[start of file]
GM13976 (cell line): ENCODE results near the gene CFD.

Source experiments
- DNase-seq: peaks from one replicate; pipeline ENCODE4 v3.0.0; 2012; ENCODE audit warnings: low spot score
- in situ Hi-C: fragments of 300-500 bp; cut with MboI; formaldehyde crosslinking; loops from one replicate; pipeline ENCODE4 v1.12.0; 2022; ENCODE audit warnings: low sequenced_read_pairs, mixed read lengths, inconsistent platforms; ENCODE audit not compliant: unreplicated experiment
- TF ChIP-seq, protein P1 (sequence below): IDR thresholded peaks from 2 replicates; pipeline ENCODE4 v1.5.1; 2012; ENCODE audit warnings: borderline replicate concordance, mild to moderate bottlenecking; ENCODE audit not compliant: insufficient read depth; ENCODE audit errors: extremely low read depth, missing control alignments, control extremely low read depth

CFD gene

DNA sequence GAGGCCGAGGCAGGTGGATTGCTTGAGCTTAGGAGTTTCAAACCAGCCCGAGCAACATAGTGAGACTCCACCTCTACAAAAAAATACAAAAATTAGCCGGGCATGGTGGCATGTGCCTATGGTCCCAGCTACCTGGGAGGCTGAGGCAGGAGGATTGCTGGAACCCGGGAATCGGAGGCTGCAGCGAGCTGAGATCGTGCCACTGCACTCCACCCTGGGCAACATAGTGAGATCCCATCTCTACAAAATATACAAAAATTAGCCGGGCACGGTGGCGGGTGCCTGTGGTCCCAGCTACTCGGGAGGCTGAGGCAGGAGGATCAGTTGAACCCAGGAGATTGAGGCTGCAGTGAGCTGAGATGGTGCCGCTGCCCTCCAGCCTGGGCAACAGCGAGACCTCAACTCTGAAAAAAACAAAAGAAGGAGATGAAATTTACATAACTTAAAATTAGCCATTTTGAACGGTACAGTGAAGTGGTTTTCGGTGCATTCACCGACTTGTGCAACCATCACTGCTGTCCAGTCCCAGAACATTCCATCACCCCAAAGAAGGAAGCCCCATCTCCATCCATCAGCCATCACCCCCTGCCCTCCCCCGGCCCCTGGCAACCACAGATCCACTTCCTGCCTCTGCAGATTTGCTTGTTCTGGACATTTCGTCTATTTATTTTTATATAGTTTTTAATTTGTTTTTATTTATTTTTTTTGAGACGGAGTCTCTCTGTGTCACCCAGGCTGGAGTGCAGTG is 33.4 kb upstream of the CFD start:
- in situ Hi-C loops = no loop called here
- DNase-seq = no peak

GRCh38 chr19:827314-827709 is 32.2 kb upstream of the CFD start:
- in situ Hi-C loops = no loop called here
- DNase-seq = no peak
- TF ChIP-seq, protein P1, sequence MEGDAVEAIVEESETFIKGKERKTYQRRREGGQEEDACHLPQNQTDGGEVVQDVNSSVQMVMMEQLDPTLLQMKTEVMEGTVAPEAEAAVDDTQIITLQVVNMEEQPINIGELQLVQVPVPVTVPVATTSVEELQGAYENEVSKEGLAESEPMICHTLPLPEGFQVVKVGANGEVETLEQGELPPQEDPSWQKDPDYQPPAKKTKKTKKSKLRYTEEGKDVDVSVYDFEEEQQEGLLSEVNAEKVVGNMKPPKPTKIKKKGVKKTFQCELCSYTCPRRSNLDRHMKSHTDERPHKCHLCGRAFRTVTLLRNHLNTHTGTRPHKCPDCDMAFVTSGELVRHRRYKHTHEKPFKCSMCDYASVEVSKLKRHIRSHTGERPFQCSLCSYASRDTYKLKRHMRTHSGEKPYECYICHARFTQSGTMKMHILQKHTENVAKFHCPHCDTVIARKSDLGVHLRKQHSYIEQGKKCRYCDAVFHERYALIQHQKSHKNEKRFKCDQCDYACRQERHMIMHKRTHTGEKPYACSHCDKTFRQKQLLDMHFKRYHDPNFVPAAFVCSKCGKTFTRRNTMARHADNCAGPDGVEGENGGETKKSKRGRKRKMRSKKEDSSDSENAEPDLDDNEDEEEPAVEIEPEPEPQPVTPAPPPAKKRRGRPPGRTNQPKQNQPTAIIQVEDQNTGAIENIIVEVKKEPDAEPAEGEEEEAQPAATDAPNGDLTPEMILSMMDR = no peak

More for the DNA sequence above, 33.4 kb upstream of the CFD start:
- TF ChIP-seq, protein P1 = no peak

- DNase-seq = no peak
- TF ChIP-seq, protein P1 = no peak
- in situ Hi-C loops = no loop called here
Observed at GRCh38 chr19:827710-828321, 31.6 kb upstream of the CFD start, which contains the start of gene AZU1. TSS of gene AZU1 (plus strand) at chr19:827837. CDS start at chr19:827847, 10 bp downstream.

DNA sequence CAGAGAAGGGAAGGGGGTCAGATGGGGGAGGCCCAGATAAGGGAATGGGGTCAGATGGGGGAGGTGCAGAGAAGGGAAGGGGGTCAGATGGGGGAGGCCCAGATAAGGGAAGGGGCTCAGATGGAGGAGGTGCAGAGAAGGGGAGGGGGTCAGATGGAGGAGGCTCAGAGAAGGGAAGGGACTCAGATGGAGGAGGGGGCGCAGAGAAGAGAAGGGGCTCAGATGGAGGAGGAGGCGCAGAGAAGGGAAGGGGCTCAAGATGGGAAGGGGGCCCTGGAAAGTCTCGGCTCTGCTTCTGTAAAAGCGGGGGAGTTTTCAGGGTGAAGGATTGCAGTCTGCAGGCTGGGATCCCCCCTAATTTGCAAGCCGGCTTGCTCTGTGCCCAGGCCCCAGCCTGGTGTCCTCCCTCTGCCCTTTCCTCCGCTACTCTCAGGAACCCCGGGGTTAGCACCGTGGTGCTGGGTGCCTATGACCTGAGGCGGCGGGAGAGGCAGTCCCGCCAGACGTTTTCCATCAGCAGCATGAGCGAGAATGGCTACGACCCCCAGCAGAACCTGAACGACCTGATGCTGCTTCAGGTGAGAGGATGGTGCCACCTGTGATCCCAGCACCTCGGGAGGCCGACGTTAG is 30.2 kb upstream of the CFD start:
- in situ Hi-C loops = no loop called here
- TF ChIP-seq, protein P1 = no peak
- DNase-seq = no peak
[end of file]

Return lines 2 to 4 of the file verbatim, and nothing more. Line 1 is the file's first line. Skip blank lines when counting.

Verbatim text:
Source experiments
- DNase-seq: peaks from one replicate; pipeline ENCODE4 v3.0.0; 2012; ENCODE audit warnings: low spot score
- in situ Hi-C: fragments of 300-500 bp; cut with MboI; formaldehyde crosslinking; loops from one replicate; pipeline ENCODE4 v1.12.0; 2022; ENCODE audit warnings: low sequenced_read_pairs, mixed read lengths, inconsistent platforms; ENCODE audit not compliant: unreplicated experiment